Commercial property is an attractive investment for many, and buying commercial property is becoming more and more popular. What should you consider when buying commercial property? There is far more to consider than just the possible rental return on the property.
Other than the purchase price, one of the most important things to consider is whether you intend to lease the commercial property to a tenant, or whether you intend to use it for your own business operations. Most people lease to other parties. If you intend to lease the commercial property, consider if there is already a tenant in place. An existing long standing and reliable tenant in a property can be a very comforting thought. However, you need to check the existing Lease. When does the Lease expire? Are there options for the Tenant to renew? How will the rent be increased during the period of the Lease? Does the tenant pay the outgoings for the property (eg rates, water, body corporate levies) or are these still the responsibility of the commercial property owner? Who is responsible for maintenance of the property?
It may be that you intend to set up your own business in the commercial property. If so, to get the best tax position, what entity should be used to purchase the property? Should it be a different entity to that which runs the business? A very important aspect to consider is whether the particular business may be carried out under the town planning requirements for that area. In addition, is the commercial property what is generally termed as “strata titled”? That is, it may be located within an existing Body Corporate. If so, a Community Management Statement will be in place which dictates the “rules” (by-laws) for the Body Corporate. It is imperative that this document be checked to see if there are any prohibitions on the type of use you want to make of the property. For example, is equipment used for cooking or heating prohibited by the by-laws, and you want to open a café? This is something you need to know before you are bound under the contract for sale. Or perhaps you are a veterinarian looking for a new clinic, and the by-laws strictly prohibit the keeping of animals on the property. These types of issues can result in disaster if you have signed a contract and there is no avenue for you to terminate should you discover such an issue.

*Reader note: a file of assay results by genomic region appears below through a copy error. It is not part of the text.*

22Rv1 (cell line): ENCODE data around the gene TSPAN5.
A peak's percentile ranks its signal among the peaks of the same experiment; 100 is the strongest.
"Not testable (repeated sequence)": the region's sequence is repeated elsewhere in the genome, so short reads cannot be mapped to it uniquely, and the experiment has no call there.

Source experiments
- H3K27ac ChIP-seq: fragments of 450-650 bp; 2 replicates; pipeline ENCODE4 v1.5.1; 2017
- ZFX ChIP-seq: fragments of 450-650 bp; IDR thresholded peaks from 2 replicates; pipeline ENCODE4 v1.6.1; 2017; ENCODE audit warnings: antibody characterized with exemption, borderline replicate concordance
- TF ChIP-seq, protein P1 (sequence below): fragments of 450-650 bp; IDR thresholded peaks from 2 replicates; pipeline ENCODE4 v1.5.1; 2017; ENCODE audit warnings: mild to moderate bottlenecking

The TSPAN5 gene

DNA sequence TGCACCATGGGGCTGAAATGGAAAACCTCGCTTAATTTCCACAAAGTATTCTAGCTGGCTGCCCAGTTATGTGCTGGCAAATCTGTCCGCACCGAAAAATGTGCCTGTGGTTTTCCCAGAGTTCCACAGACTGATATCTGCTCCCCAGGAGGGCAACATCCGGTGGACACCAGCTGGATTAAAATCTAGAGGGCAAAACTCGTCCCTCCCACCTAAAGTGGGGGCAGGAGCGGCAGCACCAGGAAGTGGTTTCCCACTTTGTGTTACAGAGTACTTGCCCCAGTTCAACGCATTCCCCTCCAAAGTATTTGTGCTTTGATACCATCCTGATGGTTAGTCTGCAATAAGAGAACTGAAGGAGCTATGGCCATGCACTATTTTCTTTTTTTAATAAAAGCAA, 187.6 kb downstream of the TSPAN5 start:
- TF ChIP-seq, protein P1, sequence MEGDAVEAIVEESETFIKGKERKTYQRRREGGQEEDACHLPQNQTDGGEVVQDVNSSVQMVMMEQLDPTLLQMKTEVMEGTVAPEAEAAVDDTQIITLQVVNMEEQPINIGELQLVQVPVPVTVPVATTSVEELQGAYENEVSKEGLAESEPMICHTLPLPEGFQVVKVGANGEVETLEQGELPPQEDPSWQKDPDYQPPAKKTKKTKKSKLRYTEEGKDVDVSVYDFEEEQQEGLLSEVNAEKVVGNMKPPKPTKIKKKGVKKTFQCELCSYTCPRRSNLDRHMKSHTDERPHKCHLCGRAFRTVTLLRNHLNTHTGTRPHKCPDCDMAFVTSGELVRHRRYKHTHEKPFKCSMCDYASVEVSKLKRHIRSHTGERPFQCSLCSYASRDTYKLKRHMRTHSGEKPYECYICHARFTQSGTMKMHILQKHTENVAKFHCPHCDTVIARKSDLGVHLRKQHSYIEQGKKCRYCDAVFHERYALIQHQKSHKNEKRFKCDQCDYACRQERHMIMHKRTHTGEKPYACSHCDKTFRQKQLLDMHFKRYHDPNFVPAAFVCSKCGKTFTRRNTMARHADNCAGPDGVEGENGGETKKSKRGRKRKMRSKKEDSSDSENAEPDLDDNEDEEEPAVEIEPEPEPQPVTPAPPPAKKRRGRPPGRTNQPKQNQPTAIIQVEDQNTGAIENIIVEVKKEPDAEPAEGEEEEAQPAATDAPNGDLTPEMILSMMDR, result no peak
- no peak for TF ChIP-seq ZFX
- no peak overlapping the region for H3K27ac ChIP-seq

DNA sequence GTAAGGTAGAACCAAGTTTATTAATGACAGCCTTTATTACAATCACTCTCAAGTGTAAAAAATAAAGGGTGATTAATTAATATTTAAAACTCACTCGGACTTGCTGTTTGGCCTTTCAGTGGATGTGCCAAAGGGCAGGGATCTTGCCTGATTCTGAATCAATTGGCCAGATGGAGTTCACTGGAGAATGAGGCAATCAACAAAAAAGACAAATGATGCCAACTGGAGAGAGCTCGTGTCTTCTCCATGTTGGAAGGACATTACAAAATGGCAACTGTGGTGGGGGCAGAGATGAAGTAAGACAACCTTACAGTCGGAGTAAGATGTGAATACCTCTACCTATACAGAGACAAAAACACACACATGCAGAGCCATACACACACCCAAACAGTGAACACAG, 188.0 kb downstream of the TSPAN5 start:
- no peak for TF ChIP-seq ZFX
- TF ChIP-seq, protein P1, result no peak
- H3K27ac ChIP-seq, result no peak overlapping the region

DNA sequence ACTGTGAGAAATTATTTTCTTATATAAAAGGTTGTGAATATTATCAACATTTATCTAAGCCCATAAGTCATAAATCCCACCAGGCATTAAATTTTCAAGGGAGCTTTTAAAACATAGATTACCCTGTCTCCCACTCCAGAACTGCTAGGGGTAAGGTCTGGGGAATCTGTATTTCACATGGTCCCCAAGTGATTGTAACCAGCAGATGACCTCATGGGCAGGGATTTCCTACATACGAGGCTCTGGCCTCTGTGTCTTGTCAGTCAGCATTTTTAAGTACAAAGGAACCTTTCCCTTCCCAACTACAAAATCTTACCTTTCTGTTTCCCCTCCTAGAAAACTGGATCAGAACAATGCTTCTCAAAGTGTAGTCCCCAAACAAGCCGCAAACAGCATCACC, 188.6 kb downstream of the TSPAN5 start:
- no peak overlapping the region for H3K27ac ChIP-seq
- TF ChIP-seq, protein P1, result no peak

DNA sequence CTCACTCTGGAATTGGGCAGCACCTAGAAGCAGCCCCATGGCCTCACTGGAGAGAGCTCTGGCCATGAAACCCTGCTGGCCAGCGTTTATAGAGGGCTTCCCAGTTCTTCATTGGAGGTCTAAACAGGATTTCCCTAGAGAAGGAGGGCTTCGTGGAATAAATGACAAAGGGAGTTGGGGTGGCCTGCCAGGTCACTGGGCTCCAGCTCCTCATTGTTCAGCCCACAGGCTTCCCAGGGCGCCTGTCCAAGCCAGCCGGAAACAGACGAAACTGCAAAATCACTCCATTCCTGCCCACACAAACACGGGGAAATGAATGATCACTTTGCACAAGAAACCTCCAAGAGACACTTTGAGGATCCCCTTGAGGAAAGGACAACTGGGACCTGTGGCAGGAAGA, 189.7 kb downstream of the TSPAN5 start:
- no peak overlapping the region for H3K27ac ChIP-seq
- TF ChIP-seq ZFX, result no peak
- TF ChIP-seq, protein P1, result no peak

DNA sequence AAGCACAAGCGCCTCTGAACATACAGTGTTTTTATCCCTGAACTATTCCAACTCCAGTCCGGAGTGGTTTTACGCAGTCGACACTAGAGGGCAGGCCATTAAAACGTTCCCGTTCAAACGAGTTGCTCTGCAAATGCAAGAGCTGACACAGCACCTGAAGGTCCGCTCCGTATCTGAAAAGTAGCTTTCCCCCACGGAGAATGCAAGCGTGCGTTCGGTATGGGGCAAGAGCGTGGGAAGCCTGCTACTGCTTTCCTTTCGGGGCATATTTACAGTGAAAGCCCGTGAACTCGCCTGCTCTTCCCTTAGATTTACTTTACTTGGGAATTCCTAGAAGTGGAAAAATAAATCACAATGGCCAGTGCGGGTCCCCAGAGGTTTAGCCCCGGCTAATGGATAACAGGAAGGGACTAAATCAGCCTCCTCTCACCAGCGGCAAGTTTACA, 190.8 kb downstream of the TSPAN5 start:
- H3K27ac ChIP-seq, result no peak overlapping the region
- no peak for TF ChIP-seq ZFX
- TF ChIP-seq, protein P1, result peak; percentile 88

You don’t have to find out every detail before you sign the contract. If you have an effective due diligence clause in the contract and your solicitor knows what you want to do with the property, your interests can be protected and you can still sign that contract.
At McColm Matsinger we do not take a “one size fits all” approach to conveyancing, and when you are buying commercial property we will discuss with you exactly what it is that is important to you. We may not be as low priced as the “Sausage Factory” conveyancing firms, but we will do our best to ensure there are no unpleasant, and expensive, surprises for you that may turn your prized investment into a financial disaster.